Friday, December 07, 2012

Breaking Beautiful, by Jennifer Shaw Wolf

After the accident, Allie can't remember the details of what happened to her and her boyfriend Trip.  She doesn't know how she got her injuries (although she thinks she got thrown out of the truck) or why the truck went over the guardrail and into the ocean (taking Trip with it).  And while she wants to believe what the police are telling her -- that it was an accident -- she isn't sure.  Something about it doesn't seem right.

As she tries to remember what happened and also tries to rebuild her life, she discovers that the people in her small town aren't exactly sure about her either.  Gossip leads to accusations and Allie's troubled friend Blake becomes a suspect in a murder investigation.  If only Allie could remember what really happened!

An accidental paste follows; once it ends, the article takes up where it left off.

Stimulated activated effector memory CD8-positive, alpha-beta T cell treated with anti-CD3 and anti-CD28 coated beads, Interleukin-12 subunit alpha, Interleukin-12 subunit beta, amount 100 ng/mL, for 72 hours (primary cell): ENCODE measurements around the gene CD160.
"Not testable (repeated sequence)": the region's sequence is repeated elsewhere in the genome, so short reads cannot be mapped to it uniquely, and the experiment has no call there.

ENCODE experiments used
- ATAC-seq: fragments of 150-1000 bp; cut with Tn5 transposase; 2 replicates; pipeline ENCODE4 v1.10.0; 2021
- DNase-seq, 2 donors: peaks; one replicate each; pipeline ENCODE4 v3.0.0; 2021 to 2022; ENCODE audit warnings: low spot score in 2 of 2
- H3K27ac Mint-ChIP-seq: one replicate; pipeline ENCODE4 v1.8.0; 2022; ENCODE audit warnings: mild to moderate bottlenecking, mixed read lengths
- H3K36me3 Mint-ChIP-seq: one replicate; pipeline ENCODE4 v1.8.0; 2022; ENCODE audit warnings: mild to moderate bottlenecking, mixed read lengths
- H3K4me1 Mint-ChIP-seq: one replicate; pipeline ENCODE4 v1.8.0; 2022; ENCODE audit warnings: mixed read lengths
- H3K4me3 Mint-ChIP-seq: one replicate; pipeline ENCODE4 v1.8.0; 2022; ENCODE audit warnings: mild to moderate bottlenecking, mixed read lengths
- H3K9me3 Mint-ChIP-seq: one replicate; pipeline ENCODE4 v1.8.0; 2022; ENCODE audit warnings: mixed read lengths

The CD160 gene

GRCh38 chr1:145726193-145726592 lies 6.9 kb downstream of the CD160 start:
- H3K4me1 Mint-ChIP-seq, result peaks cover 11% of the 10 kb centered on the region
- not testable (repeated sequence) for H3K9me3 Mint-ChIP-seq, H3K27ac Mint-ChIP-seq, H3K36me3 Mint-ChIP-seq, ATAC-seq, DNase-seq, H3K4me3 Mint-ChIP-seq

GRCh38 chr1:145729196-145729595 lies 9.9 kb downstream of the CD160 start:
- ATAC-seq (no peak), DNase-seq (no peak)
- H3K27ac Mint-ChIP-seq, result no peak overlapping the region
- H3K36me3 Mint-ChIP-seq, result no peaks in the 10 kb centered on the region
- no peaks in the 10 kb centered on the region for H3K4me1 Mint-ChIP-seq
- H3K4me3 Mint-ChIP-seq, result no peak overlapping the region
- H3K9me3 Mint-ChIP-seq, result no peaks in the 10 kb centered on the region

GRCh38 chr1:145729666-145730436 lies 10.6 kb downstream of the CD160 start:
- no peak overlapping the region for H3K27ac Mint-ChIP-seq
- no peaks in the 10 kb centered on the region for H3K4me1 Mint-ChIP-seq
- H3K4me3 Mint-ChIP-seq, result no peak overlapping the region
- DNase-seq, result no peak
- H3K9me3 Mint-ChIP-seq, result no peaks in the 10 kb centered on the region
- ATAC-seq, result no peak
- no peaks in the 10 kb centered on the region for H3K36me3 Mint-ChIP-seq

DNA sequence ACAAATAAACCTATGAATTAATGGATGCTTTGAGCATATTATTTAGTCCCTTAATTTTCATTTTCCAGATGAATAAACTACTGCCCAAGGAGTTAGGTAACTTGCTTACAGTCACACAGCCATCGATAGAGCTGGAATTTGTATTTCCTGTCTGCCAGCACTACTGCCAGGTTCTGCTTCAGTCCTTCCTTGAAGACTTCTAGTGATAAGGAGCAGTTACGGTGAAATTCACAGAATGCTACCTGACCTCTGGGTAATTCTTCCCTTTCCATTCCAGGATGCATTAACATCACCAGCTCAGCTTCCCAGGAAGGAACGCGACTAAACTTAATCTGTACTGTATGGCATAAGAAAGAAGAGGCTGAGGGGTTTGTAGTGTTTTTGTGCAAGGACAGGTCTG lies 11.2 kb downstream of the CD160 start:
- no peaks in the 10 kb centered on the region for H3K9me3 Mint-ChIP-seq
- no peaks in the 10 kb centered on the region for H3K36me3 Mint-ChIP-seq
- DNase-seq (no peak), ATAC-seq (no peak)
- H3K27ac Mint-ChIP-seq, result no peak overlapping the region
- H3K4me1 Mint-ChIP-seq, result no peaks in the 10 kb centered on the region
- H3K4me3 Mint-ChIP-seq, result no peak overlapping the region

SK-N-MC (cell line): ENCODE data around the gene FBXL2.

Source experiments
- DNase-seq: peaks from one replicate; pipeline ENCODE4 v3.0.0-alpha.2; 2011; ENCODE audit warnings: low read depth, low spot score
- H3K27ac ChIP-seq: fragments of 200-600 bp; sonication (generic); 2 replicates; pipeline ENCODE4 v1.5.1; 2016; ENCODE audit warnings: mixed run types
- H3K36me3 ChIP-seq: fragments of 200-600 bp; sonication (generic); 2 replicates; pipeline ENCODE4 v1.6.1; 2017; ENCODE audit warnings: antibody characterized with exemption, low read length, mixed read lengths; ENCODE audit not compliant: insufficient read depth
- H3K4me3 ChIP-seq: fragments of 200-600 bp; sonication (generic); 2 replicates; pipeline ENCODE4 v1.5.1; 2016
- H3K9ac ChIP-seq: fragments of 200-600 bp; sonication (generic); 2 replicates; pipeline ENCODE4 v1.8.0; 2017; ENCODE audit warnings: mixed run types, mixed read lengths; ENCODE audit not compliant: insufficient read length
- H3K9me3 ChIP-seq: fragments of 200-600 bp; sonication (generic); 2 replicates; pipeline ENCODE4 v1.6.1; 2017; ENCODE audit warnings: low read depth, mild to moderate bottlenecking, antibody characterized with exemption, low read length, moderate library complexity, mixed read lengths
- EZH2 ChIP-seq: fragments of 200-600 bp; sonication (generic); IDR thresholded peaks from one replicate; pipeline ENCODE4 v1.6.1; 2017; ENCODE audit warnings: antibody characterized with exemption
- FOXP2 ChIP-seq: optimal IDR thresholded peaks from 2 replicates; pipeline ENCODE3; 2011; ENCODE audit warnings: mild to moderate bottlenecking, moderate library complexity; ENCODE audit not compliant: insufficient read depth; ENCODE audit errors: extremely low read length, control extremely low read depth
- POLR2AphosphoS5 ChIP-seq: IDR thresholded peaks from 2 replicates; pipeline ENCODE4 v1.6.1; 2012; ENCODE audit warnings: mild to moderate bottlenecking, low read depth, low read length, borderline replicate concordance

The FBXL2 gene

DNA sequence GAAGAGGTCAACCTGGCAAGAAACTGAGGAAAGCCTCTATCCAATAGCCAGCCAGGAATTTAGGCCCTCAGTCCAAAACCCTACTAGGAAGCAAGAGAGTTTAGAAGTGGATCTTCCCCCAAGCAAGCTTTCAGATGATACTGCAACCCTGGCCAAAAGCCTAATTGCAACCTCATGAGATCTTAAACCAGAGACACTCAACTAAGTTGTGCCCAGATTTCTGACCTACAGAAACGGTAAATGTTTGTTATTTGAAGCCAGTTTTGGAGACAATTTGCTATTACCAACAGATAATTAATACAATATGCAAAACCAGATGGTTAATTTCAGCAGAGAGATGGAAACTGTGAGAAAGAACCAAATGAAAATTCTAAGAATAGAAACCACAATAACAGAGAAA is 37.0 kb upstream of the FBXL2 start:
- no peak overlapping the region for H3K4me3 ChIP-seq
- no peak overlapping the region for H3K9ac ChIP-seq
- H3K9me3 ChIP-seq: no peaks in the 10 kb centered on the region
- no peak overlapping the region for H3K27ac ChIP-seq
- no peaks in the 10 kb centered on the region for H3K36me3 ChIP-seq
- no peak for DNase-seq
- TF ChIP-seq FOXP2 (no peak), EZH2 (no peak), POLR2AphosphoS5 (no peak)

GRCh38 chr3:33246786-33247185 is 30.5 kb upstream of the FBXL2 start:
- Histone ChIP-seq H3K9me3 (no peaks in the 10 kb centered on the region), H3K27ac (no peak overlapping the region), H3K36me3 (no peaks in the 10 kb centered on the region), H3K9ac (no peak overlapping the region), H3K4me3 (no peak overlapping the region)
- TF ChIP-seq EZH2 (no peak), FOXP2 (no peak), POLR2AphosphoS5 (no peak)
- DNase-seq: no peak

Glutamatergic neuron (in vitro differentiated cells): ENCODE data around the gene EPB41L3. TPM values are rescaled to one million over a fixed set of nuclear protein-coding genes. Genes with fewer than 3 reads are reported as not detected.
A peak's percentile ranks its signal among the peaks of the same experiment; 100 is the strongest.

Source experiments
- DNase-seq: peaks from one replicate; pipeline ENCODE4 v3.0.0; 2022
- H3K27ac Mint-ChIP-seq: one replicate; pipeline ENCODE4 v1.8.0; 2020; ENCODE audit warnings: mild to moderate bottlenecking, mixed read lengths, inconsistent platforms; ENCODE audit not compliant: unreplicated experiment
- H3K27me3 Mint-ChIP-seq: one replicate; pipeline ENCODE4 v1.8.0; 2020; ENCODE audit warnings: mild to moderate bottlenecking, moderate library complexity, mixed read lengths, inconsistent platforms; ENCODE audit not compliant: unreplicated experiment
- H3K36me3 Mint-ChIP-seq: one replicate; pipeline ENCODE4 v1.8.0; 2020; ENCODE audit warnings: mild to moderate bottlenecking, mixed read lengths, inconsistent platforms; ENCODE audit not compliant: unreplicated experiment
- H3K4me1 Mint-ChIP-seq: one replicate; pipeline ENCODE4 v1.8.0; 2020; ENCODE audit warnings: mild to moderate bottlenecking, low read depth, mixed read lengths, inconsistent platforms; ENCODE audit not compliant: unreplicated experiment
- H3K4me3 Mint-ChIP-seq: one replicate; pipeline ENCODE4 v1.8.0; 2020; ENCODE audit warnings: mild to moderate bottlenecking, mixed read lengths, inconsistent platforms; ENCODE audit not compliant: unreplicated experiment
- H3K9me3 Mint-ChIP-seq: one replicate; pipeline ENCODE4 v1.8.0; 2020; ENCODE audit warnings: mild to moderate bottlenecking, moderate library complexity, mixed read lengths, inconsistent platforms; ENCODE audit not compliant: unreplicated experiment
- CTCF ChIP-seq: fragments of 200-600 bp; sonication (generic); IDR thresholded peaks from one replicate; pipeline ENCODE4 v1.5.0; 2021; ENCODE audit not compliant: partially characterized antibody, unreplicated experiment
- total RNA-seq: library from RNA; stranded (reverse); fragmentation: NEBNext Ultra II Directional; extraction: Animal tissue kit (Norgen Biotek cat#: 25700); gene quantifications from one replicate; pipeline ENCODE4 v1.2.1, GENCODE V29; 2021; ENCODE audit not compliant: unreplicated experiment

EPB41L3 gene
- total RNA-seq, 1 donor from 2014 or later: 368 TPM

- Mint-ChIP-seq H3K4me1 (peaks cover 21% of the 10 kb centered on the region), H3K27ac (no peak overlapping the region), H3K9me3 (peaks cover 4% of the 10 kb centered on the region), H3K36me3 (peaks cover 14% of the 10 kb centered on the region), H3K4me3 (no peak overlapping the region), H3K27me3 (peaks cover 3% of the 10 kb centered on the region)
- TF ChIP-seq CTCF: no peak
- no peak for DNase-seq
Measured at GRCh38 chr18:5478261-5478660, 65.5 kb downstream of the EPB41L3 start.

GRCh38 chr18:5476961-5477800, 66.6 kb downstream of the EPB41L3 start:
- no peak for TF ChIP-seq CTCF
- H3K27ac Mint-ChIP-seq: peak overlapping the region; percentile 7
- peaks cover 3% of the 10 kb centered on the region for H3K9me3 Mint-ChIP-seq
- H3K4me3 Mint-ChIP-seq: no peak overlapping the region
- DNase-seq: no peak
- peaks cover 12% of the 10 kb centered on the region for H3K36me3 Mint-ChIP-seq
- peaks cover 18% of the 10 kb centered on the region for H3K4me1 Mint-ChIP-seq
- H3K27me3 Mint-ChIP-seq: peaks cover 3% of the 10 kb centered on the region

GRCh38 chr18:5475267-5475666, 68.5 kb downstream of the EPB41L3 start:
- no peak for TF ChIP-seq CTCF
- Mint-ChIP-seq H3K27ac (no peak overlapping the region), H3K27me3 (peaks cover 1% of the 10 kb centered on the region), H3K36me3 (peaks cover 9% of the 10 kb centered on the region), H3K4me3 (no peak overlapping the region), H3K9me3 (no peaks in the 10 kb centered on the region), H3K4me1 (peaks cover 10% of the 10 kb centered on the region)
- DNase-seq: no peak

The story begins with a promising start, but it gets dragged out.  Allie has a lot of trouble coming to terms with the abusive nature of her former relationship with Trip.  Survivor's guilt and general denial seems realistic enough and some struggling from Allie adds to the drama of the story.  But at some point, her refusal to seek help (or even tell the truth) becomes just plain annoying and implausible -- and more of an excuse to drag out the story than to explore the psychic damage of abuse or the recovery process from it.  And the ending of the book itself is a mess as Wolf strives for maximum melodrama in resolving the story.

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